It’s summer time and with it comes sunny days full of hours ready to be spent getting lost in the pages of our favorite books! Summer is a great time for students to discover pleasure reading and understand that learning can be an adventure! To help encourage your students’ parents to provide the right resources and prevent summer slide, here are our top four tips on how to promote summer reading in young children: 

1. Discover What Children Like to Read.

Children must be taught that not all reading material is the same. Just because a child doesn’t like one genre of required reading in the classroom, doesn’t mean they won’t love a different type of story they discover on their own! Encourage parents to take children to the library and let them explore everything from graphic novels to eBooks. Regardless of the resulting favorite, children will find what appeals to them most and parents can foster that love by helping them find similar resources.

2. Make Time to Read Together!

Summer allows more time for parents and their children to read together. When children see parents reading, it provides them with a reading role model and will make them more likely to get started flipping those pages! Whether it’s story time or reading respective stories, having parents schedule 15 minutes in their day to delve into another world is a great way to promote summer reading! 

3. Don’t Make It “Required.”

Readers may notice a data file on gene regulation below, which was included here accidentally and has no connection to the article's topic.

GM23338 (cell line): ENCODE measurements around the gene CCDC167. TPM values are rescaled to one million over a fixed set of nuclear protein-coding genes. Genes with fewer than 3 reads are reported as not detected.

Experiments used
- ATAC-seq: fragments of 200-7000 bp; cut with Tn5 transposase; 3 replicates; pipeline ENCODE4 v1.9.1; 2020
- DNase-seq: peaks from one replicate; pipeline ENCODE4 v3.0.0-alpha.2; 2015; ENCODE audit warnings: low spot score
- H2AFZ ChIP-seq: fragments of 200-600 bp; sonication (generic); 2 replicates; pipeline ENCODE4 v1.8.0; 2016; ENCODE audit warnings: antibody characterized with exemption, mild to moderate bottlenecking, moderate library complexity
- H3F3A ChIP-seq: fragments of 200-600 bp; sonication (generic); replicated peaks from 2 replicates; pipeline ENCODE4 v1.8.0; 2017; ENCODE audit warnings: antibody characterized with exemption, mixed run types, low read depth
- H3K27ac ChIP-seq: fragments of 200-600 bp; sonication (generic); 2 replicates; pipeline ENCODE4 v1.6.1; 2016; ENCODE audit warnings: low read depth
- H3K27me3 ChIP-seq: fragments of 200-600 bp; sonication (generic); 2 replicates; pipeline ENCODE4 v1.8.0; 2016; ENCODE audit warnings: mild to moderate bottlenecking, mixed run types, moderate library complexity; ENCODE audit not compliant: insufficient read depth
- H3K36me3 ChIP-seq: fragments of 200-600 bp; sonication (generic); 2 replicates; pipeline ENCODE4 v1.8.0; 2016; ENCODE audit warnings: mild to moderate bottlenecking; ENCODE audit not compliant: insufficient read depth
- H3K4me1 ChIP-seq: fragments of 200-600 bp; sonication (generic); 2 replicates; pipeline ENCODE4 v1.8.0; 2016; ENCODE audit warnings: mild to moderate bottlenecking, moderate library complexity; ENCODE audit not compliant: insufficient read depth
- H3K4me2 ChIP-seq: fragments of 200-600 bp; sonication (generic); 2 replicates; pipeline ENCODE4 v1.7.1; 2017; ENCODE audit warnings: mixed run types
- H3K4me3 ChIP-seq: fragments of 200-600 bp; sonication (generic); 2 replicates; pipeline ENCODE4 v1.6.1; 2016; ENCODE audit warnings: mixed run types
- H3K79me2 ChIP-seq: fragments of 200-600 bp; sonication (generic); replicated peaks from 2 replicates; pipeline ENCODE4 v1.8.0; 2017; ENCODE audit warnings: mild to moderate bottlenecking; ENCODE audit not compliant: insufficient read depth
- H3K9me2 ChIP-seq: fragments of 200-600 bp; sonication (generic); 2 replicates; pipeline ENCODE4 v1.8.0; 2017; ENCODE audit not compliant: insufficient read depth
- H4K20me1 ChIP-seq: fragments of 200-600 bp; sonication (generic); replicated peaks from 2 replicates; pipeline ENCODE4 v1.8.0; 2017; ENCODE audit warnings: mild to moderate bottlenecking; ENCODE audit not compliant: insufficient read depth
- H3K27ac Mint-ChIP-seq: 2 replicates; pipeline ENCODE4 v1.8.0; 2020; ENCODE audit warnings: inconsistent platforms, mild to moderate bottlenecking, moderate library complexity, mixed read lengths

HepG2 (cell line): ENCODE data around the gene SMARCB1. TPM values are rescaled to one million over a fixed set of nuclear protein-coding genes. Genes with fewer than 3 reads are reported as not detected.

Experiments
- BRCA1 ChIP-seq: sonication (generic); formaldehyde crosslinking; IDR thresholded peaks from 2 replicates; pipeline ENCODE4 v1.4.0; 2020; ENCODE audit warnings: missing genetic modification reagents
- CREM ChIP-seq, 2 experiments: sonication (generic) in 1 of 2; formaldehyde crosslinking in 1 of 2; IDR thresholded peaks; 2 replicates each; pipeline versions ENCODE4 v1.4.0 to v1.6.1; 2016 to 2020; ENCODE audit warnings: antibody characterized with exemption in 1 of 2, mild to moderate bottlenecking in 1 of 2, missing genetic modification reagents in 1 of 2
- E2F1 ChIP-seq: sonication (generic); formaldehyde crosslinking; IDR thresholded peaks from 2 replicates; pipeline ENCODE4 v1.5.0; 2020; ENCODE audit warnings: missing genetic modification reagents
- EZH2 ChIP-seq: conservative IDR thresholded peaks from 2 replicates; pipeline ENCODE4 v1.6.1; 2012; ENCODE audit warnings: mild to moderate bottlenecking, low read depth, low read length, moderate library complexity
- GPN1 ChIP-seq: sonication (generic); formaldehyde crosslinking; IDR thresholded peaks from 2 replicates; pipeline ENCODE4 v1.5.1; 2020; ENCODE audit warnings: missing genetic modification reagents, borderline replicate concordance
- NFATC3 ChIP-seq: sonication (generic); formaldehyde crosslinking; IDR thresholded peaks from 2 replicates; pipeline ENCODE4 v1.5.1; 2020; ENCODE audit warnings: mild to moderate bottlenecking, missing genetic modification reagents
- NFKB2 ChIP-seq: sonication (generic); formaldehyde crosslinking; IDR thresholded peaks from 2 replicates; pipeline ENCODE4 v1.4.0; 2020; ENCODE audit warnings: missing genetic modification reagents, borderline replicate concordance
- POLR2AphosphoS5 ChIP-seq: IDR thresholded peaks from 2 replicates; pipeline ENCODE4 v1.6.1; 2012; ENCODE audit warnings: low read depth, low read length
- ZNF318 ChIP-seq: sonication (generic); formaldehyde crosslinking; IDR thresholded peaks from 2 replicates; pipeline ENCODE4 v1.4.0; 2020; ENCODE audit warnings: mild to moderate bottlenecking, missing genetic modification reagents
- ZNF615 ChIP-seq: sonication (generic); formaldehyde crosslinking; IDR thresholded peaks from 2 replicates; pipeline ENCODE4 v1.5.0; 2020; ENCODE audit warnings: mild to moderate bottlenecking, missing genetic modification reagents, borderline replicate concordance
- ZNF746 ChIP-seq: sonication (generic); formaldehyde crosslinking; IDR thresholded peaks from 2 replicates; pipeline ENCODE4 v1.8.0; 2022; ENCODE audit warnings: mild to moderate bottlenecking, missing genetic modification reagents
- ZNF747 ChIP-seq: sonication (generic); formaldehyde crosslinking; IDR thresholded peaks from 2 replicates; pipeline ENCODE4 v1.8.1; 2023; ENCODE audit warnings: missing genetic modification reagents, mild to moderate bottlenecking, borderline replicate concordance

Many times, when children read the word “required” they automatically cringe, thinking the activity is going to be boring. Instead of seeing summer reading as drudgery, teach parents to get creative with their approach. Some ideas include:

  • Have parents read the same book with their child and use fun discussions at the end of each chapter to go more in-depth with the material.
  • Take themes from the books they are reading and bring them to life through dramatic play!
  • Supplement reading material with films, games, field trips and more!

The possibilities for summer reading are only limited by a parent’s creativity! 

4. Get Social.

Reading can be an experience that’s shared! Children love to be a part of groups, teams and clubs. Starting a book club is a great way for children to share their ideas on plots, characters and what they’ve learned from the material. Whether it’s meeting in a tree house, library or at a park, bringing children together through books is a fun way to work on student collaboration and how they express their ideas. 

If you’re looking to throw a digital spin on things, suggest that older students start a Facebook group to determine when the group will meet and which books will be discussed. 

We hope you’ve found these tips for parents helpful! If you’re searching for materials to support students’ summer reading, you’ll find a range of free resources here: